Uncle Wilbert

On the boat to Isle Royale, heading out of the canal towards Lake Superior, I spotted a bulldozer moving earth up on the highest bluff. I said to my boys, "That guy is sitting on top of the world." Turns out it was my Uncle Wilbert up there.

Back when I was a kid, Wilbert worked for the railroad. Sometimes he'd take me and my cousins down the tracks on a handcar, let us swing pickaxes and help replace ties, and then we'd go over the high trestles that spanned the Firesteel River, to pick the blueberries before the black bears got there.

Wilbert Leppanen was a hard working man in the hot summers and harsh winters of northernmost Michigan, homesteading and raising a family in the storied copper mining town of Winona. He was also a polished jazz guitarist - a working musician who performed in the clubs and taverns throughout the Keweenaw Peninsula. He could play a polka or cover a rock tune too, but he rendered the old standards with the best of them. He even traveled to Finland and played for dignitaries.

I'm obsessed with the guitar and its music and have often said my life is a G-minor-seventh chord. It was Uncle Wilbert who taught me about major, minor, augmented and diminished chords - how to play them, where and when. I loved to hear him pick a tune on his Gibson through that old amp with a steer painted on the speaker grill, sometimes accompanied by friends and family. He wrapped a piece of twine around the knuckles of one finger to hold it in place due to an old injury. I have a record album of a live jam session that I attended when I was 8 or 10. He was an inspiration: a man with a big heart and hands to match, a real pair of mitts, with which he played sophisticated music with a masterful touch.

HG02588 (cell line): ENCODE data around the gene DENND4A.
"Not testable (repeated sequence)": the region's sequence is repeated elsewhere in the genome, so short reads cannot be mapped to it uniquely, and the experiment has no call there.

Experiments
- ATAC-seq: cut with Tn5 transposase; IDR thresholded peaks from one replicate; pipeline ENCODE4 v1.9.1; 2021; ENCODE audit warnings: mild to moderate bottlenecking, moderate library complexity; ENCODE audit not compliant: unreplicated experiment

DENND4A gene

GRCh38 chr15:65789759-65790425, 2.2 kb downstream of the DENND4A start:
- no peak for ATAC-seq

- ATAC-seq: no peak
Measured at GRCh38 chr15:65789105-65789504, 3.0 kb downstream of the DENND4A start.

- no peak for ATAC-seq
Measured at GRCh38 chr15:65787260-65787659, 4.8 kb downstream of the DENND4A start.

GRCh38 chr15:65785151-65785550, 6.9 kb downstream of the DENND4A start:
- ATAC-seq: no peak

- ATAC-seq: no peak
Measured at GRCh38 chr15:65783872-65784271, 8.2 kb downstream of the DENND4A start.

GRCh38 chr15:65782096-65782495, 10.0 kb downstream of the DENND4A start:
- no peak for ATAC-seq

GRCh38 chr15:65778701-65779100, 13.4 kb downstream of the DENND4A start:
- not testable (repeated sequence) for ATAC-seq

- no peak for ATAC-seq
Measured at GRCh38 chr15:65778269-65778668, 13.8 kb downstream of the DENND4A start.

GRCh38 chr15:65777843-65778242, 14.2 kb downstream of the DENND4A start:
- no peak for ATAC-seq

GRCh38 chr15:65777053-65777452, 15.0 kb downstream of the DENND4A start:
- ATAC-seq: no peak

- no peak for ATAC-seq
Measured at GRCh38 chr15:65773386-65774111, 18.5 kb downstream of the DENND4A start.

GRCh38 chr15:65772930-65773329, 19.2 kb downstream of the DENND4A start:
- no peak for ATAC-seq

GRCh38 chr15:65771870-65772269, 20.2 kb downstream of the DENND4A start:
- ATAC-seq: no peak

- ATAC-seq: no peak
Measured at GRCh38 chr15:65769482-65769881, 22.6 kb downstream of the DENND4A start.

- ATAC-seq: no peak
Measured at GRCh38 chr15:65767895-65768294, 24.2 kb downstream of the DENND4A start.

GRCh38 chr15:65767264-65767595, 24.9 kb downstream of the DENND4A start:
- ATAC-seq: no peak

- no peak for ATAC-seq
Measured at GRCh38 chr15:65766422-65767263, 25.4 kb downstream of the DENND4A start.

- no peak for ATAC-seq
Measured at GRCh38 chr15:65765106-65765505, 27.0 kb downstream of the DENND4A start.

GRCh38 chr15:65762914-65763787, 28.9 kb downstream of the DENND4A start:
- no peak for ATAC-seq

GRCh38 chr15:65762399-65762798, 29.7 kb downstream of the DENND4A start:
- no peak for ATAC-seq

I spent many happy summers up north with Uncle Wilbert and Aunt Joyce and all of my cousins. But fifty-odd years later, just days ago, I was in Arizona - driving down Scottsdale Boulevard, back towards the hotel from a restaurant called Cantina something or other - when I got the sad news, a phone message, that Wilbert had passed away. Among the thoughts that flooded my brain, was one of him once telling me that he liked Mexican food. Such a trivial recollection, but that's what happens when I'm ambushed by time and circumstance. Suddenly, I felt a long way from home. He had called me just before the trip, seemed fine.

I last saw Wilbert at his eightieth birthday party in the park at the lake - the very same place he used to drive me to in his '53 Mercury when I was five. But now, in my mind, I hear the final cadence of a jazzy guitar vamp that was his signature style at the end of many a tune he played and it makes me smile.

Levštš rauhassa, Wilbert.

. . .

1928 - 2010


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